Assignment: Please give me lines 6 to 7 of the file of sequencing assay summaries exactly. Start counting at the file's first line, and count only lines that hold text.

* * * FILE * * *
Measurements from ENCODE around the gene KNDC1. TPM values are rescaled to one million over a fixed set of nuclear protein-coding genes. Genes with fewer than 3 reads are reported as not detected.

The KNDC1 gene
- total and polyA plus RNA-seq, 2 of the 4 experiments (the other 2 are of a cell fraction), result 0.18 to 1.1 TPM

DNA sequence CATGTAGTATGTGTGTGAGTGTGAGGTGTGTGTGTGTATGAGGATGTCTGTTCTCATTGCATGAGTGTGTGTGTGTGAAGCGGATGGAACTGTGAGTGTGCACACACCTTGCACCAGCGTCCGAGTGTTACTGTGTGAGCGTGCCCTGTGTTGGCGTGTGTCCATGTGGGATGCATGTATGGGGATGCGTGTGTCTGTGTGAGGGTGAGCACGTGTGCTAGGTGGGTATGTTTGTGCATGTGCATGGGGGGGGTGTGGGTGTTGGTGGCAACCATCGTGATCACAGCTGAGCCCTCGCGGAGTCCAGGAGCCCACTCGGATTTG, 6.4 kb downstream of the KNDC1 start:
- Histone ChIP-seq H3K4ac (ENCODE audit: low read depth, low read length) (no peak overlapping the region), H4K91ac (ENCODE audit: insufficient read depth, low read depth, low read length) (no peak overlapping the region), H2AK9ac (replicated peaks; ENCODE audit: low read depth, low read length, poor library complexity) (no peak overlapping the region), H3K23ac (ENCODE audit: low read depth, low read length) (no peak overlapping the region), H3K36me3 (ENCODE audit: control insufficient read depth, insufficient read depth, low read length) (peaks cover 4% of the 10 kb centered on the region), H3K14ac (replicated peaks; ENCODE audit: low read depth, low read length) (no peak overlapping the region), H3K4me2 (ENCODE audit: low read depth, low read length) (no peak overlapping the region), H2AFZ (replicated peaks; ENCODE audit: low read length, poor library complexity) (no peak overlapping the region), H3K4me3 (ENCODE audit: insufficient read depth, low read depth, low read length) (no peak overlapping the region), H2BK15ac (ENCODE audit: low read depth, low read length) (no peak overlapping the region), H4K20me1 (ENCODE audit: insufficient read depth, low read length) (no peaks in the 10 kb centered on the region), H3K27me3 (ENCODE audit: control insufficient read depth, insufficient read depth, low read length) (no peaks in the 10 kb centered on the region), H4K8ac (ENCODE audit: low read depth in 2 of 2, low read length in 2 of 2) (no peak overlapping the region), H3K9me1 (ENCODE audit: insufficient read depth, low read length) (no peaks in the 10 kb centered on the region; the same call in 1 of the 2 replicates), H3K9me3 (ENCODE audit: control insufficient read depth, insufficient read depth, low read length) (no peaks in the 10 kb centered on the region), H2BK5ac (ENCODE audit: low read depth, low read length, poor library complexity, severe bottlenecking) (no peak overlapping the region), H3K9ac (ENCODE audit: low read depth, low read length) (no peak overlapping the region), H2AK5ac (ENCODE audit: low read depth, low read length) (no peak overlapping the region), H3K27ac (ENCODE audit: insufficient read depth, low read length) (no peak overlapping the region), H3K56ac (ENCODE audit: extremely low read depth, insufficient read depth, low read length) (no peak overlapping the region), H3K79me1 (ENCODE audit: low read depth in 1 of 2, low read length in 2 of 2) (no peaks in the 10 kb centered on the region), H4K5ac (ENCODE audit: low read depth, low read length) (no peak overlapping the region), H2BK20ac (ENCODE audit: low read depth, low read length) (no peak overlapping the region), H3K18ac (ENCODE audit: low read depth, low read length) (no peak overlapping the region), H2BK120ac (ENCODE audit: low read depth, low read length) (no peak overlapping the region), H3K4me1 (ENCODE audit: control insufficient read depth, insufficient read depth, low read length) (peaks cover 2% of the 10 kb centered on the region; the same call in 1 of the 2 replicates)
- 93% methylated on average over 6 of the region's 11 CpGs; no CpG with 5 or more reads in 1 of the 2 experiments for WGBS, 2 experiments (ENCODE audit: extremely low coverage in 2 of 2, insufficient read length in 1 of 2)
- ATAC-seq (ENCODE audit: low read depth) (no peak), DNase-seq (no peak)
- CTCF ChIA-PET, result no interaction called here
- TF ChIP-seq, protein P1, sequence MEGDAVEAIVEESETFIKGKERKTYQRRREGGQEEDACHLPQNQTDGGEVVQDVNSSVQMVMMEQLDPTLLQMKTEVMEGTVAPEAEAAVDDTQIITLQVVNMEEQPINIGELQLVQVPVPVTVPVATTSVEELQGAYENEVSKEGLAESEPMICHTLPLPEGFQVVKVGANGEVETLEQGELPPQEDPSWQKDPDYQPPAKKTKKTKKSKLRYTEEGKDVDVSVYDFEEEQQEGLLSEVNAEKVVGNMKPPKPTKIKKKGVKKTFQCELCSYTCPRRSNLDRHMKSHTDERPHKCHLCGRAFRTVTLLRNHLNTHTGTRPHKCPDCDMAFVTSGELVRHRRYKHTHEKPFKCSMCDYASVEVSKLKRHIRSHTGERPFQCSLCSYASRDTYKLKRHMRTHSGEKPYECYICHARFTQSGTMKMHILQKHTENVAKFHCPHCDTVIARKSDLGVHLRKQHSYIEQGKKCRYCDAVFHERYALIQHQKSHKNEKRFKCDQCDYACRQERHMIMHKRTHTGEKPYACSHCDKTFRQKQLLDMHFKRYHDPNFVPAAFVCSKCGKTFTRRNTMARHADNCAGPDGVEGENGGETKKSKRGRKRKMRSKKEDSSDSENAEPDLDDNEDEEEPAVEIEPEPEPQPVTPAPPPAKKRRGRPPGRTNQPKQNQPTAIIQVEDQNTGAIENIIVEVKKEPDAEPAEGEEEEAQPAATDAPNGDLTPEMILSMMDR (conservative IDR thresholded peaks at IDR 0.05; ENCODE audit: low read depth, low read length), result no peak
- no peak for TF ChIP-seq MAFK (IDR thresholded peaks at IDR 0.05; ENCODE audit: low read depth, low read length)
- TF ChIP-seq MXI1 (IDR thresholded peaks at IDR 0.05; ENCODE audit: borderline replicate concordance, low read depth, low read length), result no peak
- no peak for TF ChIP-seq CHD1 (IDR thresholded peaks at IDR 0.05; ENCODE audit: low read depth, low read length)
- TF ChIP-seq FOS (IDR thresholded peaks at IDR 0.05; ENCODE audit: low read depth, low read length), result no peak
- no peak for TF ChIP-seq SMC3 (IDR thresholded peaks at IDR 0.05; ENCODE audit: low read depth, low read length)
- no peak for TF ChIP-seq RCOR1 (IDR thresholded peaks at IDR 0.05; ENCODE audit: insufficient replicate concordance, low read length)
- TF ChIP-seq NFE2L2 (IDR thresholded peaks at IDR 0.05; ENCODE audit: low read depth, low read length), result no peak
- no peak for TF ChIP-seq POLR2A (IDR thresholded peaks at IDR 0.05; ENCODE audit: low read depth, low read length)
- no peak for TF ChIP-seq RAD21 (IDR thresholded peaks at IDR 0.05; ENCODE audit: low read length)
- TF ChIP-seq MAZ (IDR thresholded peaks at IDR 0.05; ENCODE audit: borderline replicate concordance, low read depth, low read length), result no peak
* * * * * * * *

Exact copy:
- 93% methylated on average over 6 of the region's 11 CpGs; no CpG with 5 or more reads in 1 of the 2 experiments for WGBS, 2 experiments (ENCODE audit: extremely low coverage in 2 of 2, insufficient read length in 1 of 2)
- ATAC-seq (ENCODE audit: low read depth) (no peak), DNase-seq (no peak)